THIS README IS FOR THE MASTER BRANCH OF SPREE AND REFLECTS THE WORK CURRENTLY EXISTING ON THE MASTER BRANCH. IF YOU ARE WISHING TO USE A NON-MASTER BRANCH OF SPREE, PLEASE CONSULT THAT BRANCH'S README AND NOT THIS ONE.
Spree is a complete open source e-commerce solution built with Ruby on Rails. It was originally developed by Sean Schofield and is now maintained by a dedicated core team. You can find out more by visiting the Spree e-commerce project page.
Spree actually consists of several different gems, each of which are maintained in a single repository and documented in a single set of online documentation. By requiring the Spree gem you automatically require all of the necessary gem dependencies which are:
- spree_api (RESTful API)
- spree_frontend (User-facing components)
- spree_backend (Admin area)
- spree_cmd (Command-line tools)
- spree_core (Models & Mailers, the basic components of Spree that it can't run without)
- spree_sample (Sample data)
All of the gems are designed to work together to provide a fully functional e-commerce platform. It is also possible, however, to use only the pieces you are interested in. For example, you could use just the barebones spree_core gem and perhaps combine it with your own custom backend admin instead of using spree_api.
The fastest way to get started is by using the spree command line tool available in the spree gem which will add Spree to an existing Rails application.
gem install rails -v 4.0.0 gem install spree rails _4.0.0_ new my_store spree install my_store
This will add the Spree gem to your Gemfile, create initializers, copy migrations and optionally generate sample products and orders.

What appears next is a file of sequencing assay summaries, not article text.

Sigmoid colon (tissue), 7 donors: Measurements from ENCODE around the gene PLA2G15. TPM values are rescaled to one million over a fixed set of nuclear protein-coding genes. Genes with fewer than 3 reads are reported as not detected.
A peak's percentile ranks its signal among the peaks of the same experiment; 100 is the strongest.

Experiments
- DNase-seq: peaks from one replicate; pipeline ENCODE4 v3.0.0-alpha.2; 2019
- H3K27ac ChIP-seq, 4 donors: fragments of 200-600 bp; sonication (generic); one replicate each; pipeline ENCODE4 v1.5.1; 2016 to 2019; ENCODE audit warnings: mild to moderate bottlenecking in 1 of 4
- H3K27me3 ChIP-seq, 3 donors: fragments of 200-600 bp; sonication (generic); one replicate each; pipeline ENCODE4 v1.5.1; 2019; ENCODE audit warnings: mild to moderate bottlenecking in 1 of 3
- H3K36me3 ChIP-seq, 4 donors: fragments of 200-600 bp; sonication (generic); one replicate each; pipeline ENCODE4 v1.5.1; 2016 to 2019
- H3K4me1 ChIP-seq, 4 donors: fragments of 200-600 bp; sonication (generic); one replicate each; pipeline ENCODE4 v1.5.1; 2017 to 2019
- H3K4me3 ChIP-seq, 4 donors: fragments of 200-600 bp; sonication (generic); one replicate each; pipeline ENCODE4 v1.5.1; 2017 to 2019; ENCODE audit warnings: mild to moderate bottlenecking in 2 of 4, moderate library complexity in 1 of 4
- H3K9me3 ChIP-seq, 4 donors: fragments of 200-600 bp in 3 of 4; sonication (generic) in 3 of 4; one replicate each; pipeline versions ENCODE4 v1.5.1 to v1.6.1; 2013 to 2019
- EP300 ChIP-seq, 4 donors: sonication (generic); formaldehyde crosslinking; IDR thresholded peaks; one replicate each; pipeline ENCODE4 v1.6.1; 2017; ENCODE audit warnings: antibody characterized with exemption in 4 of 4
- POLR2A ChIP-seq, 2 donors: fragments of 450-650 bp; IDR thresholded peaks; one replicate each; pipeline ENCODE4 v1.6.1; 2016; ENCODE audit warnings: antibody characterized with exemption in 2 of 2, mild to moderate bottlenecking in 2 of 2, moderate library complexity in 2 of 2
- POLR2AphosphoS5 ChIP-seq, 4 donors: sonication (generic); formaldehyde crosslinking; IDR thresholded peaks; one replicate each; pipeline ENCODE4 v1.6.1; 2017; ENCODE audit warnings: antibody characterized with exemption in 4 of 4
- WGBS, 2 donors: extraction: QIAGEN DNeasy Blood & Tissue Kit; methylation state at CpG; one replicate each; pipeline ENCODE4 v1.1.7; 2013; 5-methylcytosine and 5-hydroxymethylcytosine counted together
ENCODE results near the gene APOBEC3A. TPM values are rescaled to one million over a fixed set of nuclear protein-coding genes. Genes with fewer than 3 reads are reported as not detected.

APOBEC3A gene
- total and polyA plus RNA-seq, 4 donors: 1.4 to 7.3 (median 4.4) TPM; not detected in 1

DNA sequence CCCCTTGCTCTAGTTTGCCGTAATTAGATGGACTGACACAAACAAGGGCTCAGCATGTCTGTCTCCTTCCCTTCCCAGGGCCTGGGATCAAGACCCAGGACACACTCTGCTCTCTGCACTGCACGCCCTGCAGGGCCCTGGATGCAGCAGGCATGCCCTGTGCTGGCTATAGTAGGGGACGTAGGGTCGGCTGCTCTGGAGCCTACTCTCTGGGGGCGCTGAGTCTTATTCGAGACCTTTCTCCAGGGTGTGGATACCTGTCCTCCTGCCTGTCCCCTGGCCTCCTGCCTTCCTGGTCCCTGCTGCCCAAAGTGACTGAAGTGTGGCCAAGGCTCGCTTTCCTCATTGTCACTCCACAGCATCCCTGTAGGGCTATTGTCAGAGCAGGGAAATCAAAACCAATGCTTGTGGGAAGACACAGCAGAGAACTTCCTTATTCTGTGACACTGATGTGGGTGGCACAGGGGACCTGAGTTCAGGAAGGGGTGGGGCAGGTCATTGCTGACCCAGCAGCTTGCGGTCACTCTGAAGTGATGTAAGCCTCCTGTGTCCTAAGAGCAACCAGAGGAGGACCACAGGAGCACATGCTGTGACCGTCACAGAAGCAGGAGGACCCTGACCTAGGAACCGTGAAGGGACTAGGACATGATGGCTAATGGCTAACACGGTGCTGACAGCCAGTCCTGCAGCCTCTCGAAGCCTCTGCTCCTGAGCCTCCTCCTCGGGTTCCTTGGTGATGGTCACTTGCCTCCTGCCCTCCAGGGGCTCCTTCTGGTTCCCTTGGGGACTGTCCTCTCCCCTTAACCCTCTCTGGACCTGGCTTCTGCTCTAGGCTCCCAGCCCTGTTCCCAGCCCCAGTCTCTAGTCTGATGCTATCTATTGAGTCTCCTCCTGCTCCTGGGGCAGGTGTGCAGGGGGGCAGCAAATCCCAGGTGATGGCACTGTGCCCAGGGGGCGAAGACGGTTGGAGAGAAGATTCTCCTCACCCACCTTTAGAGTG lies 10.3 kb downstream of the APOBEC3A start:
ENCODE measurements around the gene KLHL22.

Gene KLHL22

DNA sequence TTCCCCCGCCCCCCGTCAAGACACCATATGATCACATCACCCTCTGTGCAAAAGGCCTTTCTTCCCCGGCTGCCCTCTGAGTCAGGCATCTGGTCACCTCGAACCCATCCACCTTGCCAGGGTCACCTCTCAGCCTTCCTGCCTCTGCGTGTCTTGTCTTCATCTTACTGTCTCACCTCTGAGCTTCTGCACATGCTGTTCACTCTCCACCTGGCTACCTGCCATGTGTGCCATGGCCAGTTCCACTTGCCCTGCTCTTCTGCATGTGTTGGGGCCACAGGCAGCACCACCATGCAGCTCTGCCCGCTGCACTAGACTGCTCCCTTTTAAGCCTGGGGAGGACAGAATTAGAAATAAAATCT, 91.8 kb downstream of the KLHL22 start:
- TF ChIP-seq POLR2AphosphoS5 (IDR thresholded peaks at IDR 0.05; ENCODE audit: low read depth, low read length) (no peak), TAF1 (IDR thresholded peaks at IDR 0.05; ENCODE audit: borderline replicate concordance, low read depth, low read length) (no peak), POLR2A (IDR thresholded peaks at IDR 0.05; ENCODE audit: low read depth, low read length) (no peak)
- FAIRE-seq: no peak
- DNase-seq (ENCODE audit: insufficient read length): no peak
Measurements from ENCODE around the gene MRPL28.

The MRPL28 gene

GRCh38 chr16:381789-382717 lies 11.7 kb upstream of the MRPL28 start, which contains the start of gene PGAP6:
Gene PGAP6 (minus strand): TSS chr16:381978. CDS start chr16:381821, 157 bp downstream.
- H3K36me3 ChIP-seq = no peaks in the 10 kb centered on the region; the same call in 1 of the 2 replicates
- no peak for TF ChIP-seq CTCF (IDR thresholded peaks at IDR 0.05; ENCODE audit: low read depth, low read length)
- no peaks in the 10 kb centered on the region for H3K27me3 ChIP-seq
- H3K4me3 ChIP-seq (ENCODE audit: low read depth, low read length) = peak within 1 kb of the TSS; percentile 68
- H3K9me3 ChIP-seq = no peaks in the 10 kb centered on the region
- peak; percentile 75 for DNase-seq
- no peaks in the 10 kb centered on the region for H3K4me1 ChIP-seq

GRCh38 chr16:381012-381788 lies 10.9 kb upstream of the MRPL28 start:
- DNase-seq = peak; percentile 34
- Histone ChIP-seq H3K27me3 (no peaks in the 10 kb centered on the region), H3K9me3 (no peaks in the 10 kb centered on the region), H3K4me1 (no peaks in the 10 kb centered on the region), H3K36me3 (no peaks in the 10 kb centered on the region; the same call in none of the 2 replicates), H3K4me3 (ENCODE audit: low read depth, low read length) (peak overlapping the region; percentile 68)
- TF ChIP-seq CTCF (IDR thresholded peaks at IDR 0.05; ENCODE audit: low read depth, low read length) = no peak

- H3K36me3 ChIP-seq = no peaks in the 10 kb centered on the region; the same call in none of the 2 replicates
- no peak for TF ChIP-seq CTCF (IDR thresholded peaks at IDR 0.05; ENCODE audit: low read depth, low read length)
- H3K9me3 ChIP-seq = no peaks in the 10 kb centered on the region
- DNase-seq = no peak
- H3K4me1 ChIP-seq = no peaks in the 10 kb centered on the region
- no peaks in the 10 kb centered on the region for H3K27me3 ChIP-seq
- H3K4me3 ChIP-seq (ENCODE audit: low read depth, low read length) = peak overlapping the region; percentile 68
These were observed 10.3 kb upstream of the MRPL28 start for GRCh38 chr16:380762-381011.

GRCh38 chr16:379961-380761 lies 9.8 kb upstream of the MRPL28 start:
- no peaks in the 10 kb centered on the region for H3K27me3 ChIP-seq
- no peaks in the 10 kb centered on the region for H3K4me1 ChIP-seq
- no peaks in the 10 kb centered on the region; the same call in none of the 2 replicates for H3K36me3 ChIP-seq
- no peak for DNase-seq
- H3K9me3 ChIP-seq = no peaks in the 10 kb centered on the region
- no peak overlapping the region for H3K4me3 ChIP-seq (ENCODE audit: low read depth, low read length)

If you get an "Unable to resolve dependencies" error when installing the Spree gem then you can try installing just the spree_cmd gem which should avoid any circular dependency issues.
gem install spree_cmd
To auto accept all prompts while running the install generator, pass -A as an option
spree install my_store -A
Using stable builds and bleeding edge
To use a stable build of Spree, you can manually add Spree to your Rails 3.2.x application. To use the 2-0-stable branch of Spree, add this line to your Gemfile.
gem 'spree', github: 'spree/spree', branch: '2-0-stable'
Alternatively, if you want to use the bleeding edge version of Spree, use this line:
gem 'spree', github: 'spree/spree'
Note: The master branch is not guaranteed to ever be in a fully functioning state. It is unwise to use this branch in a production system you care deeply about.
If you wish to have authentication included also, you will need to add the
spree_auth_devise gem as well. Either this:
gem 'spree_auth_devise', github: 'spree/spree_auth_devise', branch: '2-0-stable'
gem 'spree_auth_devise', github: 'spree/spree_auth_devise'
Once you've done that, then you can install these gems using this command:
Use the install generator to set up Spree:
rails g spree:install --sample=false --seed=false
At this point, if you are using spree_auth_devise you will need to change this
Spree.user_class = "Spree::LegacyUser"
Spree.user_class = "Spree::User"
You can avoid running migrations or generating seed and sample data by passing in these flags:
rails g spree:install --migrate=false --sample=false --seed=false